I do think it depends of the man and their sensitivity, but I also think it's far more likely a woman might have trouble with this in the way of the magic fun-button, just based on the fact that it's far more common that women can't orgasm when the conditions are perfect too.
posted by dabitch at 7:15 PM on March 25


There is ignorance on this thread.
posted by effugas at 7:52 PM on March 25


Please correct me if I'm wrong, but it seems like some of the strongest criticisms here are coming from people who haven't tried these things?

Certainly they are weird and awkward and totally unsexy, but access to the clit is not a problem. I don't mean to be inappropriately graphic, but if you need finger access it just goes under the outer ring -- it's not like a thick plastic mouthguard, it's just a flexible ring attached to the condom material and you can effortlessly nudge it out of the way.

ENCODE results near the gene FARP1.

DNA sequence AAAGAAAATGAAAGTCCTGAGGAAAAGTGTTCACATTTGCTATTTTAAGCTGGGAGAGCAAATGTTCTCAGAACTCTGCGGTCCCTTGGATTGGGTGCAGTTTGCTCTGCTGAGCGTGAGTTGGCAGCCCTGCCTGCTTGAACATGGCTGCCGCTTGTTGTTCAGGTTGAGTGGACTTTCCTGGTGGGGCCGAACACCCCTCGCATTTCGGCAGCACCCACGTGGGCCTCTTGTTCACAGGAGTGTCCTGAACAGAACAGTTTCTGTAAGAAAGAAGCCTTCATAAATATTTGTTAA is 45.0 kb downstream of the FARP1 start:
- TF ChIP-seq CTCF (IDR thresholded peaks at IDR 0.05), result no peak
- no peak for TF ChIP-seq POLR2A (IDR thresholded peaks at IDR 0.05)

The article says some women like that the ring can cause some friction on their clitoris, which of course means some other women will find that friction unpleasant -- such is the nature of different anatomies. For contact between clit and a man's pubis, that's probably (depending on how everyone is shaped and so on) going to be through the condom material, and if you think that feels crappy, that's what men complaining about condoms have been saying forever. The increased area protected is a design feature not a bug, but will as a consequence have an impact on sensation for some people.

This video gives a much better sense of how they work (and why they can be awkward as hell to use the first time) than do photos.

Enough of a difference that many of them cannot attain orgasm?